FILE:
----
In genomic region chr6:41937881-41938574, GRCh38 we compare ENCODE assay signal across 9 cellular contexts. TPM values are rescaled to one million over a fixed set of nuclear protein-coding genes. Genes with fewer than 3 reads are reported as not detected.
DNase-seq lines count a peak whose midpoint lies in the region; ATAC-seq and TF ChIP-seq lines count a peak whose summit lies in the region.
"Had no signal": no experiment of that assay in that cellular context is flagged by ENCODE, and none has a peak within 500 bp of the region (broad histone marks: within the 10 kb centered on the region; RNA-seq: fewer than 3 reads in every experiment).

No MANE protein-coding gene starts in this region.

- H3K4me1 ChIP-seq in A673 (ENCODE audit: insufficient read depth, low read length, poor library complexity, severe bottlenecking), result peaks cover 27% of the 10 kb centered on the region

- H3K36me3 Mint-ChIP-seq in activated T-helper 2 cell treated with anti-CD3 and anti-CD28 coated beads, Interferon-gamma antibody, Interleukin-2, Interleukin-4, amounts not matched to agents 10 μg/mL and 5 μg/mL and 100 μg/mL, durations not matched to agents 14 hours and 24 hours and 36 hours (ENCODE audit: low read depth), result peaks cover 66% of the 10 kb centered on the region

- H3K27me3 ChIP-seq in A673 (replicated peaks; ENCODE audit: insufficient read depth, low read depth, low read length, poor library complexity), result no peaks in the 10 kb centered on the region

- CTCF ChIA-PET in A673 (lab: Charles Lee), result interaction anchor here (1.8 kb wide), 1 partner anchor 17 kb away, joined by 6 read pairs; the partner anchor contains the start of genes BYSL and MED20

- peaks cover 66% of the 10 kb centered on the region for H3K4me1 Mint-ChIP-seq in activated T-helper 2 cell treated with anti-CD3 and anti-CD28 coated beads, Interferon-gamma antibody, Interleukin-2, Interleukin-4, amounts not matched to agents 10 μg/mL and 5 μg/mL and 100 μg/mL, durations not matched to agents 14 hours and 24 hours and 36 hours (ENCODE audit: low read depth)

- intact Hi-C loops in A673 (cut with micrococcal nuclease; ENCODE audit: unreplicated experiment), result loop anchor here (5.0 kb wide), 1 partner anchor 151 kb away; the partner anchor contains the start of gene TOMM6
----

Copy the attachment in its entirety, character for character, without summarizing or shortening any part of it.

In genomic region chr6:41937881-41938574, GRCh38 we compare ENCODE assay signal across 9 cellular contexts. TPM values are rescaled to one million over a fixed set of nuclear protein-coding genes. Genes with fewer than 3 reads are reported as not detected.
DNase-seq lines count a peak whose midpoint lies in the region; ATAC-seq and TF ChIP-seq lines count a peak whose summit lies in the region.
"Had no signal": no experiment of that assay in that cellular context is flagged by ENCODE, and none has a peak within 500 bp of the region (broad histone marks: within the 10 kb centered on the region; RNA-seq: fewer than 3 reads in every experiment).

No MANE protein-coding gene starts in this region.

- H3K4me1 ChIP-seq in A673 (ENCODE audit: insufficient read depth, low read length, poor library complexity, severe bottlenecking), result peaks cover 27% of the 10 kb centered on the region

- H3K36me3 Mint-ChIP-seq in activated T-helper 2 cell treated with anti-CD3 and anti-CD28 coated beads, Interferon-gamma antibody, Interleukin-2, Interleukin-4, amounts not matched to agents 10 μg/mL and 5 μg/mL and 100 μg/mL, durations not matched to agents 14 hours and 24 hours and 36 hours (ENCODE audit: low read depth), result peaks cover 66% of the 10 kb centered on the region

- H3K27me3 ChIP-seq in A673 (replicated peaks; ENCODE audit: insufficient read depth, low read depth, low read length, poor library complexity), result no peaks in the 10 kb centered on the region

- CTCF ChIA-PET in A673 (lab: Charles Lee), result interaction anchor here (1.8 kb wide), 1 partner anchor 17 kb away, joined by 6 read pairs; the partner anchor contains the start of genes BYSL and MED20

- peaks cover 66% of the 10 kb centered on the region for H3K4me1 Mint-ChIP-seq in activated T-helper 2 cell treated with anti-CD3 and anti-CD28 coated beads, Interferon-gamma antibody, Interleukin-2, Interleukin-4, amounts not matched to agents 10 μg/mL and 5 μg/mL and 100 μg/mL, durations not matched to agents 14 hours and 24 hours and 36 hours (ENCODE audit: low read depth)

- intact Hi-C loops in A673 (cut with micrococcal nuclease; ENCODE audit: unreplicated experiment), result loop anchor here (5.0 kb wide), 1 partner anchor 151 kb away; the partner anchor contains the start of gene TOMM6